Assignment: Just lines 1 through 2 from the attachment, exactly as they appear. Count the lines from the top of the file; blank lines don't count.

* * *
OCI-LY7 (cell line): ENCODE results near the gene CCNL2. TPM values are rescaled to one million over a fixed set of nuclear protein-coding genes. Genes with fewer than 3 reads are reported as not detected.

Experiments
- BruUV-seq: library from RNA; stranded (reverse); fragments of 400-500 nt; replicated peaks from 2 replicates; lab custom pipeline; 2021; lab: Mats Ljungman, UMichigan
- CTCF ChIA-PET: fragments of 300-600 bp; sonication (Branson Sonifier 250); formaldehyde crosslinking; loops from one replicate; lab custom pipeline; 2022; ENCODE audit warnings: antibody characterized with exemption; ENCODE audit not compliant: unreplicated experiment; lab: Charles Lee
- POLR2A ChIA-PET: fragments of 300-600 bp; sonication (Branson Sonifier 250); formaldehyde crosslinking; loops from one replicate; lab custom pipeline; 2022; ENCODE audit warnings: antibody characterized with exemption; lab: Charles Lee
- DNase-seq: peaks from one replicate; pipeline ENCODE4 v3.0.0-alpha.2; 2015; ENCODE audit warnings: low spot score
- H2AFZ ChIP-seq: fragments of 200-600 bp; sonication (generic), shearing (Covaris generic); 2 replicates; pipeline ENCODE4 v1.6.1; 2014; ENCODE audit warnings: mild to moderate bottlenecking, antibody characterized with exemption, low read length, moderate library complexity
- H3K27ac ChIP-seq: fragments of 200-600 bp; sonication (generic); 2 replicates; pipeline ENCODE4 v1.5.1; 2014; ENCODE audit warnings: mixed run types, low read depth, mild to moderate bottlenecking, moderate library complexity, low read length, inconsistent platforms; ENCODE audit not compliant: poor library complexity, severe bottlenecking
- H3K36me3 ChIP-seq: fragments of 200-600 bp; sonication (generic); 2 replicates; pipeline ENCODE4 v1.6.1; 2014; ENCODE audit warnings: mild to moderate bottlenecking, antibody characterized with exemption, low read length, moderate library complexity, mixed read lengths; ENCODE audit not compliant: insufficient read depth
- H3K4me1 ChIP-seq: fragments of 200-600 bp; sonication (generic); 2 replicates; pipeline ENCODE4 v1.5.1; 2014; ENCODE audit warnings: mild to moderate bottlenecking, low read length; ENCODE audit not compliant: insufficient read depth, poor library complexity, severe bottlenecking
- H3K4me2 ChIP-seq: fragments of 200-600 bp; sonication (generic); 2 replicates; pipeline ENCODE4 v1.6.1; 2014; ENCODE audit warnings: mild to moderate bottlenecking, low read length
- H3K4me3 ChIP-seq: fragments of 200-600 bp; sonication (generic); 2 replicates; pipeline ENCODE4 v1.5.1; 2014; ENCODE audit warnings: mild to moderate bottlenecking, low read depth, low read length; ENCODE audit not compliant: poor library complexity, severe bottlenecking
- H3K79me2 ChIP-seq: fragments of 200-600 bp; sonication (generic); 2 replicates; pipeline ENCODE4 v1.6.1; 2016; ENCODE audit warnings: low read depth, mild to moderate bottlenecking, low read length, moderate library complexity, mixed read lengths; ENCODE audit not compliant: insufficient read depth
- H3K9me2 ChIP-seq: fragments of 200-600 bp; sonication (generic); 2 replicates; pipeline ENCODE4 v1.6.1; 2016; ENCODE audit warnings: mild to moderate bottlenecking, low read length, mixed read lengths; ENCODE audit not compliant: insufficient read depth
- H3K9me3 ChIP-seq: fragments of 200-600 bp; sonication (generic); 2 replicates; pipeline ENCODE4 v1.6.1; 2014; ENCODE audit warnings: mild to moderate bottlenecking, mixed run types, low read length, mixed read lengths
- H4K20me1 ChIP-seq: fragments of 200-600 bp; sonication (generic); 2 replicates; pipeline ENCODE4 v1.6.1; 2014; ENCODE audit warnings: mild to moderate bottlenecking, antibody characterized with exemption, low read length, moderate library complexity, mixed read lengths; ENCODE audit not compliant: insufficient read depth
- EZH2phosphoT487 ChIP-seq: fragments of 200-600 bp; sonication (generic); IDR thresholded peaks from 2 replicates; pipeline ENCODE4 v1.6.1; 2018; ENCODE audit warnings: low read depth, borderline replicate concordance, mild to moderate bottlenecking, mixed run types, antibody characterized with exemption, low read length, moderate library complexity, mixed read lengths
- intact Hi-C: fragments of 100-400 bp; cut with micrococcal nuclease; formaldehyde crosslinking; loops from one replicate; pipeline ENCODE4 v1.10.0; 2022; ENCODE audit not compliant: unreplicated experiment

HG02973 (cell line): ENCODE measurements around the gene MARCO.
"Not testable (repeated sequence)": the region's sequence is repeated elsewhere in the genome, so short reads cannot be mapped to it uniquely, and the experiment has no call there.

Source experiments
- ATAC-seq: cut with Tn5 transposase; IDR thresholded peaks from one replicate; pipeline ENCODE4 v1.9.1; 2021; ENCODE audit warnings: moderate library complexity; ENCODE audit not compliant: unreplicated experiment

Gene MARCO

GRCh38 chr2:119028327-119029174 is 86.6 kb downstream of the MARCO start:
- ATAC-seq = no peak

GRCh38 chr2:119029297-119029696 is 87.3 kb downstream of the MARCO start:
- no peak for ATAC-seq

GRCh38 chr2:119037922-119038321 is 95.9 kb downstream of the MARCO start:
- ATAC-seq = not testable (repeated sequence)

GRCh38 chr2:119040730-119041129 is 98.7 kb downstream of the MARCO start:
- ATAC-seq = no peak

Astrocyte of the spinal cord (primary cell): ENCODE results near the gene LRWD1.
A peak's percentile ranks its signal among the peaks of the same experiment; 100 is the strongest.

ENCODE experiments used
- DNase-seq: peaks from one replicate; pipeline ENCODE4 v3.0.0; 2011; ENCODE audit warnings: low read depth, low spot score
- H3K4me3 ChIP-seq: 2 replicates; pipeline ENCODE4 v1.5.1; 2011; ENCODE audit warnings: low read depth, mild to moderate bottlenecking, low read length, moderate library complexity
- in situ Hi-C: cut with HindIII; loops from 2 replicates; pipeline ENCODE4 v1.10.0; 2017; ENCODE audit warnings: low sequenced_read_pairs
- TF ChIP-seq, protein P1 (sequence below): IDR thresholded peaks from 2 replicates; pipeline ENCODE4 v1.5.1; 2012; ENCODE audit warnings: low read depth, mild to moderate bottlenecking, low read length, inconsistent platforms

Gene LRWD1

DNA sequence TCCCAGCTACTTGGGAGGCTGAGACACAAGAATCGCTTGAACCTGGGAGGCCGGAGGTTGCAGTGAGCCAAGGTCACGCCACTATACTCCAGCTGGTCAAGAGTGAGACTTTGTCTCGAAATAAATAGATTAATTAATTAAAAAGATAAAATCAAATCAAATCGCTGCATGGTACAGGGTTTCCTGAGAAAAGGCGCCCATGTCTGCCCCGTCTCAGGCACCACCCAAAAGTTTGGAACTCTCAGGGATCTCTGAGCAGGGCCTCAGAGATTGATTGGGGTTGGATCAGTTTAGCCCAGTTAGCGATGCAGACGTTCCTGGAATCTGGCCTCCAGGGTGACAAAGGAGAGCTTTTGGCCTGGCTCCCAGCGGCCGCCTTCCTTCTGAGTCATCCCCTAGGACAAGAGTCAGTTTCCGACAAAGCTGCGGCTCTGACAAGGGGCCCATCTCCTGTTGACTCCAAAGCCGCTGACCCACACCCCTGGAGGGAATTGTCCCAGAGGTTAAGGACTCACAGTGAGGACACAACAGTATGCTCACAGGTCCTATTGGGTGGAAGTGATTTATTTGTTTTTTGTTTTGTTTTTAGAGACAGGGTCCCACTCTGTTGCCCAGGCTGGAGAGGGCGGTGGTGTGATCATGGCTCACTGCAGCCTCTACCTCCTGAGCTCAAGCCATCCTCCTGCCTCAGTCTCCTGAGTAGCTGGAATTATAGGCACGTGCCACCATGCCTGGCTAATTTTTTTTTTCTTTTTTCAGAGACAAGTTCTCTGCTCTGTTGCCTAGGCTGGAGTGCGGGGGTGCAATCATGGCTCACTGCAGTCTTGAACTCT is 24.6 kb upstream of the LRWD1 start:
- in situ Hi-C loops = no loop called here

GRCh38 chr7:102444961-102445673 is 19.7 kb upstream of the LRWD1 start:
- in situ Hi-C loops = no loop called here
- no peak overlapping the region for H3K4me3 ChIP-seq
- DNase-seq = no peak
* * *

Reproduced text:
OCI-LY7 (cell line): ENCODE results near the gene CCNL2. TPM values are rescaled to one million over a fixed set of nuclear protein-coding genes. Genes with fewer than 3 reads are reported as not detected.

Experiments